Create a managed instance group for each region

In each region, create managed instance groups. After you create each instance group, the group automatically populates with two identical instances based on the instance template you defined earlier. Later, you'll configure your load balancer to treat these instance groups as backend targets.

To create your managed instance groups:

  1. On your local machine, run the following command to create a new managed instance group in the zone that you created the image in and automatically populate it with two identical instances:

    gcloud compute instance-groups managed create MANAGED_INSTANCE_GROUP_NAME_1 \
       --base-instance-name=BASE_INSTANCE_NAME_1 \
       --size=2 \
       --zone=ZONE_1 \
       --template=win-be-tmpl
    

    Replace the following:

    • MANAGED_INSTANCE_GROUP_NAME_1: your managed instance's name
    • BASE_INSTANCE_NAME_1: your base instance's name
    • ZONE_1: the zone that you want to deploy your managed instance in
  2. Create a managed instance group in the second zone:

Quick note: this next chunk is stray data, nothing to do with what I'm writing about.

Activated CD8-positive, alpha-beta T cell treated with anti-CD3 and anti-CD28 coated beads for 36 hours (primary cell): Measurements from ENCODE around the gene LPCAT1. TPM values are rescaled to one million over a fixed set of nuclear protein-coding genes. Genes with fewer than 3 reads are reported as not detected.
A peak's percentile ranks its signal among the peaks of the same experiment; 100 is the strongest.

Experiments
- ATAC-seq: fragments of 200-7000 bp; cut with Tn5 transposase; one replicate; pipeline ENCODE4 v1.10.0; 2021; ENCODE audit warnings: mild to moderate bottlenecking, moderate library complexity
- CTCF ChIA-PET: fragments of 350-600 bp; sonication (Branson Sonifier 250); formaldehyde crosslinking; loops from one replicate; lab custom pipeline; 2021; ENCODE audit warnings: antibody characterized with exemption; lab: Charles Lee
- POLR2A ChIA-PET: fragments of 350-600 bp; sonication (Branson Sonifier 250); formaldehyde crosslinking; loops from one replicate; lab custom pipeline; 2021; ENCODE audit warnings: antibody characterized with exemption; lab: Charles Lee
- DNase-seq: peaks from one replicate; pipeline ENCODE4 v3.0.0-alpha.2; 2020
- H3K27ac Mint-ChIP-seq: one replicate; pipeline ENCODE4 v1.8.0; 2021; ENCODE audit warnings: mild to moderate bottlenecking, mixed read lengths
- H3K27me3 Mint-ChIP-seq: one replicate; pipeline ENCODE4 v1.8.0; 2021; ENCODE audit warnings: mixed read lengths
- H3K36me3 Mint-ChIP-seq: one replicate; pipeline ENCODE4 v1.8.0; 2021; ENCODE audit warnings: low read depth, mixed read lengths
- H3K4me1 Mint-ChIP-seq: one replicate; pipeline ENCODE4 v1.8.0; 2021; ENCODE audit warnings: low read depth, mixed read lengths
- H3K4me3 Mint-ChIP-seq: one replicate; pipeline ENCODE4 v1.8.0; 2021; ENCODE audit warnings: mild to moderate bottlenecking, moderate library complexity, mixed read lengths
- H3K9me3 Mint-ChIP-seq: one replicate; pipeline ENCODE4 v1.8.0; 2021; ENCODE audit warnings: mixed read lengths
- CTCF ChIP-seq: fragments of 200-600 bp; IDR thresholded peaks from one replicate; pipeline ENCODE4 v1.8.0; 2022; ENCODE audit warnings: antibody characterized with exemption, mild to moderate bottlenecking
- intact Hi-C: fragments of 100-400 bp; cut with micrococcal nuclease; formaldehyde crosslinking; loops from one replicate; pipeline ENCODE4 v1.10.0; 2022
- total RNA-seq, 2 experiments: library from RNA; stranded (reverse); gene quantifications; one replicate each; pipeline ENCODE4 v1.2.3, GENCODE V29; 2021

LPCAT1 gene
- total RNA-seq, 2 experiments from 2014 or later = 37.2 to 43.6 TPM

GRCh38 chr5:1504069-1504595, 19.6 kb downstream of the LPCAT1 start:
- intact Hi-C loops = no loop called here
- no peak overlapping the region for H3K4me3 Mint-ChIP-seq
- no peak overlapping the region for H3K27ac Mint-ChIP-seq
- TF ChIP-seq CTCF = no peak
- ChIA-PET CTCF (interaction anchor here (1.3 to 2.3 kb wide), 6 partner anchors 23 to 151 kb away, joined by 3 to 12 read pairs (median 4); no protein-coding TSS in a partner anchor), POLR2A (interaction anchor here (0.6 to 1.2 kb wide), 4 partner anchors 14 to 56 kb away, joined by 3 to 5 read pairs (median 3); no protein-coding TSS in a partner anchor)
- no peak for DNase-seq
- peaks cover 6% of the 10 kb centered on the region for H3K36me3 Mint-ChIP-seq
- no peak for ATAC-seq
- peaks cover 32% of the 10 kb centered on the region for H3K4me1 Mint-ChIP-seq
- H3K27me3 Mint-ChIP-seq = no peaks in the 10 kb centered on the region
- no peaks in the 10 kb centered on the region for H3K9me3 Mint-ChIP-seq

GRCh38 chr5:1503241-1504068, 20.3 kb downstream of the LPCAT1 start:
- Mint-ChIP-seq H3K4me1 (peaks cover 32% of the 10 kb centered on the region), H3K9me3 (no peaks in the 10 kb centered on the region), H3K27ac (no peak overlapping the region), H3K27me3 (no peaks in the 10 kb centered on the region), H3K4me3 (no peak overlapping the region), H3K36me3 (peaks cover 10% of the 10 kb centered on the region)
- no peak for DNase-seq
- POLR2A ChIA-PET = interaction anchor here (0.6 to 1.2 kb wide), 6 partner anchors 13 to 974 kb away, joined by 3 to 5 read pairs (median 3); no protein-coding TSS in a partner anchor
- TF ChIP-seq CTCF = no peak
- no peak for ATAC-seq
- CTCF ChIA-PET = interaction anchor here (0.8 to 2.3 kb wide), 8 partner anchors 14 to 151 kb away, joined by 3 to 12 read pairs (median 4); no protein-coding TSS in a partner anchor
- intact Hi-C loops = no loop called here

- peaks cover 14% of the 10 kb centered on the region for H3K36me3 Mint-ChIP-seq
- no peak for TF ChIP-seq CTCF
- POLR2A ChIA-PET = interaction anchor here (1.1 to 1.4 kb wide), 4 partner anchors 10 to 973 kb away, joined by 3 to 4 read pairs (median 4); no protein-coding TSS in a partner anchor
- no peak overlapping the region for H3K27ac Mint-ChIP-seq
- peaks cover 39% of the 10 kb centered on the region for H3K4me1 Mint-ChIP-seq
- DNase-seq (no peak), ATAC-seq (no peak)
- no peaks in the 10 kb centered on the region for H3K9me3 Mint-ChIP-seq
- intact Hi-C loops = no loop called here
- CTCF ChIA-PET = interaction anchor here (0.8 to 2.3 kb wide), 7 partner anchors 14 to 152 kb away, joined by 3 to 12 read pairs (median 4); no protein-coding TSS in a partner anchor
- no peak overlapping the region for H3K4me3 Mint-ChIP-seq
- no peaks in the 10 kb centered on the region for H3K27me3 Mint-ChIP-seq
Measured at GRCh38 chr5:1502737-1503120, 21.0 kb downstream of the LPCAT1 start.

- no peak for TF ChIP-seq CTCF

gcloud compute instance-groups managed create MANAGED_INSTANCE_GROUP_NAME_2 \
       --base-instance-name=BASE_INSTANCE_NAME_2 \
       --size=2 \
       --zone=ZONE_2 \
       --template=win-be-tmpl
    

    Replace the following:

    • MANAGED_INSTANCE_GROUP_NAME_2: your managed instance's name
    • BASE_INSTANCE_NAME_2: your base instance's name
    • ZONE_2: the zone that you want to deploy your managed instance in

Verify that your backend instances are running

  1. In the Google Cloud console, go to the VM instances page.

    Go to VM instances

  2. Click the external IP address of each backend to verify that the backend is serving the homepage you created earlier.

Create and configure your load balancing service

The Compute Engine load balancing service includes several components. In this section, you'll create these components and connect them together.

  1. On your local machine, run the following command to create a new health check. Your load balancer uses this check to check the responsiveness of your backend instances:

    gcloud compute http-health-checks create basic-check
    
  2. Create a backend service:

    gcloud compute backend-services create BACKEND_SERVICE_NAME \
      --protocol=HTTP \
      --http-health-checks=basic-check \
      --global
    

    Replace BACKEND_SERVICE_NAME with a name for the backend service.

  3. Add your instance groups as backend targets for your backend service:

    gcloud compute backend-services add-backend BACKEND_SERVICE_NAME \
       --instance-group=MANAGED_INSTANCE_GROUP_NAME_1 \
       --instance-group-zone=ZONE_1
    
    gcloud compute backend-services add-backend BACKEND_SERVICE_NAME \